Taliban unlikely to stop harboring foreign terrorists, says new report

Two Taliban fighters in Panjshir province in September 2021.

The Institute for the Study of War said in a report this week that the Taliban government is unlikely to change its policies toward harboring foreign fighters in Afghanistan.

The report stated that the Taliban’s continuing failure to prevent the Tehreek-e-Taliban Pakistan (TTP) from using Afghanistan to support its campaign against the Pakistani government “will strain the relationship between the Taliban government and Pakistan.”

“The Taliban has not fulfilled its previously stated commitment to relocate TTP militants in Afghanistan away from the border with Pakistan, which will enable TTP militants to continue conducting cross-border attacks into Pakistan,” the report added.

According to the report, the Taliban this month announced that it was planning to relocate members of TTP militants from the bordering areas with Pakistan to northern Afghanistan.

The TTP, however, has rejected the report and the group also instructed its commanders to resist efforts to relocate them.

Meanwhile, the report added that TTP attacks inside Pakistan tripled between 2020 and 2022 and increased terrorism-related deaths by 120 percent in Pakistan in 2022.

“On June 22, Pakistan rejected the Taliban government’s offer to mediate renewed talks between the TTP and Pakistan. Prior negotiations collapsed in November 2022, leading to renewed TTP attacks,” the report said.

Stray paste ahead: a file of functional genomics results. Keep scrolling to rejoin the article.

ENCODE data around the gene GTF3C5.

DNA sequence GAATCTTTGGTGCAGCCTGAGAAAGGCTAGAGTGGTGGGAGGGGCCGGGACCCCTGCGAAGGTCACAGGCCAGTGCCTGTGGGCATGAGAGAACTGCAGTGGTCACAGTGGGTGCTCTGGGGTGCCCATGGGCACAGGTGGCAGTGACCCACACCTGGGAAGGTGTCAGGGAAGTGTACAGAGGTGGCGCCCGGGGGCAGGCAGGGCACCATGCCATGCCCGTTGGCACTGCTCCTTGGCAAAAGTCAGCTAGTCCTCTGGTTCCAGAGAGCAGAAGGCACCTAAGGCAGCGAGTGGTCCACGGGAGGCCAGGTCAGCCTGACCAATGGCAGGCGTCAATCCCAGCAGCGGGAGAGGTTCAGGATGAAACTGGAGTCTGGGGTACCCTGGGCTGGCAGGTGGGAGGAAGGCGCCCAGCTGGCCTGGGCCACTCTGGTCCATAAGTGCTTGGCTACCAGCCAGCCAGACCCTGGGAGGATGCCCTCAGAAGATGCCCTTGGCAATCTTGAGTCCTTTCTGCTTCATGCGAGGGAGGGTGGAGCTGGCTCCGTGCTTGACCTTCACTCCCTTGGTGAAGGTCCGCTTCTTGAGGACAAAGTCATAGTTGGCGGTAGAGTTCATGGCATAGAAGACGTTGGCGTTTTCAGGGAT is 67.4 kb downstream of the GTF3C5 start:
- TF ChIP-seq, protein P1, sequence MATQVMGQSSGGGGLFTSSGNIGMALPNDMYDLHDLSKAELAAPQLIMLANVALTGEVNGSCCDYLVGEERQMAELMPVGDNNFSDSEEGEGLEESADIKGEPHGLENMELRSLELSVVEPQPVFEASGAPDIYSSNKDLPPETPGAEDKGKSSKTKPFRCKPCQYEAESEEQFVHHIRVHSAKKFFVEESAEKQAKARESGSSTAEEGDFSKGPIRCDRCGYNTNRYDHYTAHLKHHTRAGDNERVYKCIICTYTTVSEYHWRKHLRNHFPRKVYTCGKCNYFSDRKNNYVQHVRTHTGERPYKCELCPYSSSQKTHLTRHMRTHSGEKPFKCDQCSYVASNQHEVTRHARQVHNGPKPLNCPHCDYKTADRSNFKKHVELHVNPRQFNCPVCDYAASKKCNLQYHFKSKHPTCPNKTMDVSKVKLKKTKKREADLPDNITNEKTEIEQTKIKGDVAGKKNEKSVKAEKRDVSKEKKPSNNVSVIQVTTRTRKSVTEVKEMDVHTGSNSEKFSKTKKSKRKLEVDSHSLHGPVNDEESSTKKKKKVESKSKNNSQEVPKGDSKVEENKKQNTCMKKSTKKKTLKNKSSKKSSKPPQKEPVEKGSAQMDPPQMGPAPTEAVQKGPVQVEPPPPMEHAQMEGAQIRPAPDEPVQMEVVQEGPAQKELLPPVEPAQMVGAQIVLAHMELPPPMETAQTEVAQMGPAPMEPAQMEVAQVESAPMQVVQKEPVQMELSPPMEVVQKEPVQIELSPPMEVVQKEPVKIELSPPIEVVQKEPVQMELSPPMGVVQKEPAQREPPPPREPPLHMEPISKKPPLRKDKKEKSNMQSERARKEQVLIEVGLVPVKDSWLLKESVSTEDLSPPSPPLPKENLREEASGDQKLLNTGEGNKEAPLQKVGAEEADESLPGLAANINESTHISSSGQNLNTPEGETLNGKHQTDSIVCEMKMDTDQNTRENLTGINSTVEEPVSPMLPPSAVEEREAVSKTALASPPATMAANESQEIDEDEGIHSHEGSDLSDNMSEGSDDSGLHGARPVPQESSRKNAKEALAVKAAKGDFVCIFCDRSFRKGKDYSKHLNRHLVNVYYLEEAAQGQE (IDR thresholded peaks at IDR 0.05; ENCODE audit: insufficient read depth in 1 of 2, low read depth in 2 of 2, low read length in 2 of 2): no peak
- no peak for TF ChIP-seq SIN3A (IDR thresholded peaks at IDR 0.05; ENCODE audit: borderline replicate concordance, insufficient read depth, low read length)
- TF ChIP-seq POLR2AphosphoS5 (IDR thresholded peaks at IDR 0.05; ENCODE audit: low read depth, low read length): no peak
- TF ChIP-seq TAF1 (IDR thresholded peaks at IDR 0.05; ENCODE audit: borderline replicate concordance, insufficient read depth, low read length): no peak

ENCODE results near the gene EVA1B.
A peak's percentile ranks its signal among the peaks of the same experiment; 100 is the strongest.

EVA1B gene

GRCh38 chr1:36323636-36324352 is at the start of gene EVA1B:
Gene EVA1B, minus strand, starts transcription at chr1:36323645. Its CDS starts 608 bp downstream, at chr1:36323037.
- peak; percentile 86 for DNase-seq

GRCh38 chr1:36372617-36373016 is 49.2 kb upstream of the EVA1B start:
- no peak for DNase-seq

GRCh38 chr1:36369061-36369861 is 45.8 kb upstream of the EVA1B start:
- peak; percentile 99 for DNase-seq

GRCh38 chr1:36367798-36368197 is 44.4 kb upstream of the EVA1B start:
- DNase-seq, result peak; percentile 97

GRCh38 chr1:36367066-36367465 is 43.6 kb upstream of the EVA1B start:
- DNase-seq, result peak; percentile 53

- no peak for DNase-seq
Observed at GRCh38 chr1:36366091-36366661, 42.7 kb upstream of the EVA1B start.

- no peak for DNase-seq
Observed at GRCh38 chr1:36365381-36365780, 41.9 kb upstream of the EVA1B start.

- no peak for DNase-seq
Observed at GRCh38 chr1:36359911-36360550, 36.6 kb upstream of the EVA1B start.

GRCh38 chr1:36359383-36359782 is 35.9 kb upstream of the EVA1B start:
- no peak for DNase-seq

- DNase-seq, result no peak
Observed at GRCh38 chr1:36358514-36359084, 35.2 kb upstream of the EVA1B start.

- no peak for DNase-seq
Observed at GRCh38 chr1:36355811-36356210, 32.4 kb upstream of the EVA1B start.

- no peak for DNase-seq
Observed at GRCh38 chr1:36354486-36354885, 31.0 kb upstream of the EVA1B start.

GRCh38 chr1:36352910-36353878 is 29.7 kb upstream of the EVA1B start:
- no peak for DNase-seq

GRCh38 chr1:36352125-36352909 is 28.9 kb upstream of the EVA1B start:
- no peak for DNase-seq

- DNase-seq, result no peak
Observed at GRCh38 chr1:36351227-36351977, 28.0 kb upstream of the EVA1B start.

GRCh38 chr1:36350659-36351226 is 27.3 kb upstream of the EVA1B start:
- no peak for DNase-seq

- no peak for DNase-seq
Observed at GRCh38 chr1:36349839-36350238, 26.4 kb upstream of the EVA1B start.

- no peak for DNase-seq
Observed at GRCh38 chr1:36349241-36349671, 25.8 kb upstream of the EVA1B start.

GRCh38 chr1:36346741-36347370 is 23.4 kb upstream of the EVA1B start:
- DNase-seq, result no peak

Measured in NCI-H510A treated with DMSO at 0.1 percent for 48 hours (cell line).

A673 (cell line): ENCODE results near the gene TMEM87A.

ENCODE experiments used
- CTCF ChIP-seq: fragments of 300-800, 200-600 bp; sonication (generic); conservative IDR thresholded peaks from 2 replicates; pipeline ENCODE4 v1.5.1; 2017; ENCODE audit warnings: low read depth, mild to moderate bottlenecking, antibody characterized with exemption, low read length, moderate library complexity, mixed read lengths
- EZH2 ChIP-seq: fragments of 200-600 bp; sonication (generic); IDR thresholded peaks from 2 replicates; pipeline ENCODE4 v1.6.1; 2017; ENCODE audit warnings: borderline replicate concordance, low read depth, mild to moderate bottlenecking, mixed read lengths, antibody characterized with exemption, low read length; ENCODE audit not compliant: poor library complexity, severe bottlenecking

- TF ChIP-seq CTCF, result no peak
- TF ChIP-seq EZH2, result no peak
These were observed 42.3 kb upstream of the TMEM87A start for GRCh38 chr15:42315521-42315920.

“TTP safe havens in Afghanistan will support frequent TTP attacks in Pakistan, which will deteriorate relations between Pakistan and the Taliban government over time as the Taliban fails to address TTP safe havens,” the report added.

This comes after many residents of Takhar and Kunduz provinces in northern Afghanistan last week raised their concerns about the steady influx of people moving into the provinces from Pakistan.

Some critics say the families are being moved from Waziristan and that they have links with TTP – which will lead to ethnic conflicts.

But people who have relocated to Takhar, said they have come to the province due to the dire situation in Pakistan, citing compelling circumstances that have “left them with no choice”.

“I have come from Pakistan, we are around 20 families and we are friends. The situation in Pakistan is bad. We have been forced to come here,” said Nasir, one of the relocated people.

However, the Junbish-i Milli of Afghanistan Party believes that the Taliban, in collusion with Pakistan, have started relocating members of the TTP militant group and their families to northern Afghanistan.

According to the National Movement of Afghanistan, this relocation is expected to ignite long-standing ethnic tensions in the region.

Bashir Ahmad Tahyanj, a member of the National Movement of Afghanistan, expressed his concerns, stating: “The relocation of Waziristan people to northern Afghanistan is the start of a problem, the start of a tragedy, and the beginning of long-term ethnic conflicts. We hope that the international community and other stakeholders in Afghanistan’s fate will not remain indifferent to this matter.”